Pornhub Announces Sweeping Changes to Upload Policies in Wake of New York Times Article

After Times columnist Nicholas Kristof published a lengthy examination of Pornhub's content, the streaming platform radically revised its policies.

In a lengthy article in The New York Times over the weekend, columnist Nicholas Kristof delved into the world of Pornhub and its user-uploaded content, speaking to several men and women who saw videos of themselves as minors uploaded to the site before being removed—but not before users were able to download them. In it, Kristof admits that he’s at a loss as to how to stop the spread of abuse online, but offers three suggestions:

1.) Allow only verified users to post videos. 2.) Prohibit downloads. 3.) Increase moderation.

Pornhub responded in a statement to the Times that read, “Pornhub is unequivocally committed to combating child sexual abuse material, and has instituted a comprehensive, industry-leading trust and safety policy to identify and eradicate illegal material from our community,” adding that claims of underage videos on the site are “irresponsible and flagrantly untrue.”

In the days since the story was posted December 4, two things happened.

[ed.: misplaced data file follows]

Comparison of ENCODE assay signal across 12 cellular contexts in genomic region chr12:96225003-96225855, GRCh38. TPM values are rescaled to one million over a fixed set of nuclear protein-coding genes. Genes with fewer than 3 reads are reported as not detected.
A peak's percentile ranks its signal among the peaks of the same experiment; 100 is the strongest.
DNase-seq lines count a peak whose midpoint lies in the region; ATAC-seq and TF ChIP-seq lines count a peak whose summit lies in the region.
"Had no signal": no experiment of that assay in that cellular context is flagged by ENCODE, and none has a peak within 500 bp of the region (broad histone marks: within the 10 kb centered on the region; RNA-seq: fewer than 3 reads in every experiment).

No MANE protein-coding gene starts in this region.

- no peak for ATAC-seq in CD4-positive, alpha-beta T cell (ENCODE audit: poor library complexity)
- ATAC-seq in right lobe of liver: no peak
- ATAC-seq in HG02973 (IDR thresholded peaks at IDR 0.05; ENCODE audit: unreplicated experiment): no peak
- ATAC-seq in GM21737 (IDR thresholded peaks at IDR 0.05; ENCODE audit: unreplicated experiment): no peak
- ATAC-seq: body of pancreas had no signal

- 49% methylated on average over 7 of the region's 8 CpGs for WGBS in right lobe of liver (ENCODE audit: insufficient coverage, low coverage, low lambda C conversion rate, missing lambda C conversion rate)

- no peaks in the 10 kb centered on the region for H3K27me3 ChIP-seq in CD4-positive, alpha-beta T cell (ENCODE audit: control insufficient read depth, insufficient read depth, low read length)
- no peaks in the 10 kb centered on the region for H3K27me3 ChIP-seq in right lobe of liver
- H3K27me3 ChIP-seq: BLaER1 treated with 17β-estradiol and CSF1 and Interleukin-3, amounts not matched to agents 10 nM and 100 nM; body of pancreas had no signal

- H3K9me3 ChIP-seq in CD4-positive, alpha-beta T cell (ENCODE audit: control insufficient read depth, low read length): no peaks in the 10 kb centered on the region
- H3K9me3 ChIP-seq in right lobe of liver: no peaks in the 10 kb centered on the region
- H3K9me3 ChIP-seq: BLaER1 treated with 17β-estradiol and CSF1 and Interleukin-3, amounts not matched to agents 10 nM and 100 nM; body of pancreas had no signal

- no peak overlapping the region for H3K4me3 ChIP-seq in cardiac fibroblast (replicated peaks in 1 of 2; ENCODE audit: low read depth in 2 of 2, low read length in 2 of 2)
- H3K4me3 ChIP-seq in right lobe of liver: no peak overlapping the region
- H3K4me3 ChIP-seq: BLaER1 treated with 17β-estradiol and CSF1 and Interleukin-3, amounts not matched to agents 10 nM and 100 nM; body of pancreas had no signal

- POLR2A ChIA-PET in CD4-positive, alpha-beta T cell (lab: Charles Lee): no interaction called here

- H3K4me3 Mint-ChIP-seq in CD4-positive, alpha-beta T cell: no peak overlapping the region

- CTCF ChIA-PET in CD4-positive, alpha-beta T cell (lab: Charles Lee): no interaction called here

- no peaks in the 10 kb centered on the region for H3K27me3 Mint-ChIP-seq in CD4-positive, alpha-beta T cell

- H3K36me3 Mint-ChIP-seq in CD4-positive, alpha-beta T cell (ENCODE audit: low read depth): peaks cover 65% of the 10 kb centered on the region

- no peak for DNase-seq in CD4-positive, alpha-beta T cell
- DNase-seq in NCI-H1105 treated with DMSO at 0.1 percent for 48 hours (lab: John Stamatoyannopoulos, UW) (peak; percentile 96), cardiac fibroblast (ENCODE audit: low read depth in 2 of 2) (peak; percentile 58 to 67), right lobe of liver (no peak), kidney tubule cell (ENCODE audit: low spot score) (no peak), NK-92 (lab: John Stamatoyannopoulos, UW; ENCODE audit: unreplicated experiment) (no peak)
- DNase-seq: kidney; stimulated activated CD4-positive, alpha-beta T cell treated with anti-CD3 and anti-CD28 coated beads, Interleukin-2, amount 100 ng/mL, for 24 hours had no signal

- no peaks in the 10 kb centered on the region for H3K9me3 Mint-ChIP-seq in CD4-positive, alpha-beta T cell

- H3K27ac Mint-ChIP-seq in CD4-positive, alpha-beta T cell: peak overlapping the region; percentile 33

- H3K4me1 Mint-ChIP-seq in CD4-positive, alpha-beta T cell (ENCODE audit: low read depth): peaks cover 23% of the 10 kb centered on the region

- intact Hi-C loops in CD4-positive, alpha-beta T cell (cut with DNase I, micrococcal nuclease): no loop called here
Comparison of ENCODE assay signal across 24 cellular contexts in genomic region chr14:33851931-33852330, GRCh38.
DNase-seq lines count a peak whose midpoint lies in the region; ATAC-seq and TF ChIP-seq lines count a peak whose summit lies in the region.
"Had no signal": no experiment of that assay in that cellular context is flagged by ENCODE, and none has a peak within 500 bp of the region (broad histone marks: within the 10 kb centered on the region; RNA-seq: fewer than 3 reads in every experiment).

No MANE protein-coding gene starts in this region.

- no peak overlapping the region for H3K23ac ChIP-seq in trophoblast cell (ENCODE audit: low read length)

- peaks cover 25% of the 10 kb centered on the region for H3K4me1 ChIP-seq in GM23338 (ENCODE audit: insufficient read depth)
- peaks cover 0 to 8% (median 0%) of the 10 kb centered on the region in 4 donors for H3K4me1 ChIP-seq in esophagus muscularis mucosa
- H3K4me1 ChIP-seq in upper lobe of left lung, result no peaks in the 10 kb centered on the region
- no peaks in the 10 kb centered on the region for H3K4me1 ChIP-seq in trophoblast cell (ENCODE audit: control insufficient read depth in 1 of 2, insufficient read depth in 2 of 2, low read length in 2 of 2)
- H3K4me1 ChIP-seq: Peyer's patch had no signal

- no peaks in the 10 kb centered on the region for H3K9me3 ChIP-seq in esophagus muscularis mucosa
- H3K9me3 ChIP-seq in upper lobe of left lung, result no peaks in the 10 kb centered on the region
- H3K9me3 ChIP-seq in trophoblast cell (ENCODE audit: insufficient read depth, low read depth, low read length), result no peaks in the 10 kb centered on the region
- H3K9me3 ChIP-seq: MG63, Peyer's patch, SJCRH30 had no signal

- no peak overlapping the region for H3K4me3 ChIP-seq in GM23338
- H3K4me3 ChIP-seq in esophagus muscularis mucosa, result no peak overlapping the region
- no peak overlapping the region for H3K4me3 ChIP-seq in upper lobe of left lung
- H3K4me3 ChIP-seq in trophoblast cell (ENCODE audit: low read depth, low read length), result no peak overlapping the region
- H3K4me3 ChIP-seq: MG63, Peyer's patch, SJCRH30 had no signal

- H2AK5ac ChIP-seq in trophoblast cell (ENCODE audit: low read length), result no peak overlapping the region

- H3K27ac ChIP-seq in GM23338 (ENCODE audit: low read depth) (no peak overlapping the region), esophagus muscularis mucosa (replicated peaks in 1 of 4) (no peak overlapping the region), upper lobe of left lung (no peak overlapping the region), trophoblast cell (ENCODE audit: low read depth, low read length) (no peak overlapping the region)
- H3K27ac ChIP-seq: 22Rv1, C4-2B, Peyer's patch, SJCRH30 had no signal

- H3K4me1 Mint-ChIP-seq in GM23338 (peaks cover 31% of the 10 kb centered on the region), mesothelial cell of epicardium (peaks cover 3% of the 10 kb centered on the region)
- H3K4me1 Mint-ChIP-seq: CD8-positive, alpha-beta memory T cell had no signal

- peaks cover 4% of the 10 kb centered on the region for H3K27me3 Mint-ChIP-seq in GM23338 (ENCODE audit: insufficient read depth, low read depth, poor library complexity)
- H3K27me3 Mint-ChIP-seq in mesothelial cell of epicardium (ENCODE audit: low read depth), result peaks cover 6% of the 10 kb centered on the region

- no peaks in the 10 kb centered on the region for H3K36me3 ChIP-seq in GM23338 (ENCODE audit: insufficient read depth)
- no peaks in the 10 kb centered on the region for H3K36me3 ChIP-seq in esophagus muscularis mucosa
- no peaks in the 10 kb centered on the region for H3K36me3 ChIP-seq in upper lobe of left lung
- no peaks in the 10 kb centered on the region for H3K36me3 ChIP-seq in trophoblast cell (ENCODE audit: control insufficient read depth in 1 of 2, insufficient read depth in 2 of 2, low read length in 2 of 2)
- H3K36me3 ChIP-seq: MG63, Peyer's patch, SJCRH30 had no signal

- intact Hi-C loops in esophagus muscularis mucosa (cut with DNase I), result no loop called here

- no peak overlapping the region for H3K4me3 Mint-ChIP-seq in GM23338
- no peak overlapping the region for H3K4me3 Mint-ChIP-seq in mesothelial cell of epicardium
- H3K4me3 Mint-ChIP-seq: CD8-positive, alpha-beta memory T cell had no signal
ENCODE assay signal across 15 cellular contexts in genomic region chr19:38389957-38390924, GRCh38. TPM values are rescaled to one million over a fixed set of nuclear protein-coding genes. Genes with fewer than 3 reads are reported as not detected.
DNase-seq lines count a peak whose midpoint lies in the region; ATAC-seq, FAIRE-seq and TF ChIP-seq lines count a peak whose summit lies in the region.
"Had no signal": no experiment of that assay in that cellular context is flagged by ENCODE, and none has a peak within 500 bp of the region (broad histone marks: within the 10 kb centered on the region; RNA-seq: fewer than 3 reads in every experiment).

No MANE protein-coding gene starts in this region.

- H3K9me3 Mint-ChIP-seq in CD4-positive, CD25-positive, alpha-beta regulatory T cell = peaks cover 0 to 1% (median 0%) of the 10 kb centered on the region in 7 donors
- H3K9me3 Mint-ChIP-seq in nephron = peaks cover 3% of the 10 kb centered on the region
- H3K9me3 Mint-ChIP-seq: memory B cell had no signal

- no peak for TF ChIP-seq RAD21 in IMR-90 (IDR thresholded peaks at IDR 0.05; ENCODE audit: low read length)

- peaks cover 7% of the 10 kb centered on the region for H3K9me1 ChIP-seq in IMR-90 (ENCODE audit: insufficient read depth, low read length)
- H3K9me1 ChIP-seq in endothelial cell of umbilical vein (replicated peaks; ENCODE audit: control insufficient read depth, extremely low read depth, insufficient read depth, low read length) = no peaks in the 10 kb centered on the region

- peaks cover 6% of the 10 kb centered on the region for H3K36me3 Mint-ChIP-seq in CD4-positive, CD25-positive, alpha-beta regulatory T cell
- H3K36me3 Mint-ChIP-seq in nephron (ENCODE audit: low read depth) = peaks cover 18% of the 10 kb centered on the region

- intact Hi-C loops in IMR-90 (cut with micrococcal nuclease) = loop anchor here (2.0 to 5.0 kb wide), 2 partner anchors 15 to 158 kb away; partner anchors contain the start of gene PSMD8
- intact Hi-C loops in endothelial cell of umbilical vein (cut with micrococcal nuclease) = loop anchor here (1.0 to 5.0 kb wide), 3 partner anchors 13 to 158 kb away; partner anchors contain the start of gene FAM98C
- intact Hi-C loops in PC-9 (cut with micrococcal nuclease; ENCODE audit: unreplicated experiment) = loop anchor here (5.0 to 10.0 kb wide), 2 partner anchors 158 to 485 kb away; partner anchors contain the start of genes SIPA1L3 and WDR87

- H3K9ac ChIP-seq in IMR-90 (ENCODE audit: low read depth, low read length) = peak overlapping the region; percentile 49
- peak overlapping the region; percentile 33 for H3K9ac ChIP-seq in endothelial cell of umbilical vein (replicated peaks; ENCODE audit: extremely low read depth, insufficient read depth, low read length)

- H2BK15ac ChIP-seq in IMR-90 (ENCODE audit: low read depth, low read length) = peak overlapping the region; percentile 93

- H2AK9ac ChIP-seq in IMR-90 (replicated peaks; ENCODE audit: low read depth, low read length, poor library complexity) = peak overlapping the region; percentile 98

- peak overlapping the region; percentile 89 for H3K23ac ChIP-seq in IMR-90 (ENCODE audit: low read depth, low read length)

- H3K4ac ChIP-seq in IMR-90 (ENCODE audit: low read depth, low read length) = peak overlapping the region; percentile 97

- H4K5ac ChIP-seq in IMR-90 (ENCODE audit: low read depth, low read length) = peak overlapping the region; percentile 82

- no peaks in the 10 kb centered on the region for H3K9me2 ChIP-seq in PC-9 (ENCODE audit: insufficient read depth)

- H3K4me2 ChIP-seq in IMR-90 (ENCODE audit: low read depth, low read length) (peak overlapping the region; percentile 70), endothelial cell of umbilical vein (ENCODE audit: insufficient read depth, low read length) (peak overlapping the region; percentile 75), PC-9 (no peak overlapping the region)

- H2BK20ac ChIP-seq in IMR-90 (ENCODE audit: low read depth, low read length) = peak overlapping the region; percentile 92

On December 7, Mastercard and Visa announced they would be launching investigations into Pornhub’s parent company, Mind Geek, regarding these accusations. A day later, Pornhub announced a sweeping set of changes to its uploads system. Chief among them is a new, verified-partners-only upload policy, which it clarifies as:

Only content partners and people within the Model Program will be able to upload content to Pornhub. In the new year, we will implement a verification process so that any user can upload content upon successful completion of identification protocol.

Additionally, with the exception of paid downloads from verified partners, downloads of content have been banned effective immediately, and Pornhub has promised to expand its team of moderators.

Read the full list of Pornhub’s newly announced policies here.

In a follow-up article published December 9, Kristof was cautiously optimistic about the new policies and the groundswell of support that appeared following his initial article. Over the last week, legislation has been introduced by senators Josh Hawley, Maggie Hassan, Joni Ernst, and Thom Tillis, that would allow rape victims to more easily sue porn companies profiting from videos of the assaults.

While celebrating the outpouring of support for the victims who spoke to him, Kristof also sounded a note of caution, pointing out that Pornhub is not the only tube site where searches for phrases that would indicate underage performers yield hundreds of results. Pornhub is not even the most visited porn site—that would be Xvideos.com. Both receive more traffic than Netflix.

“The issue isn’t pornography but rape,” Kristof writes. “It is not prudishness to feel revulsion at global companies that monetize sexual assaults on children; it’s compassion.”

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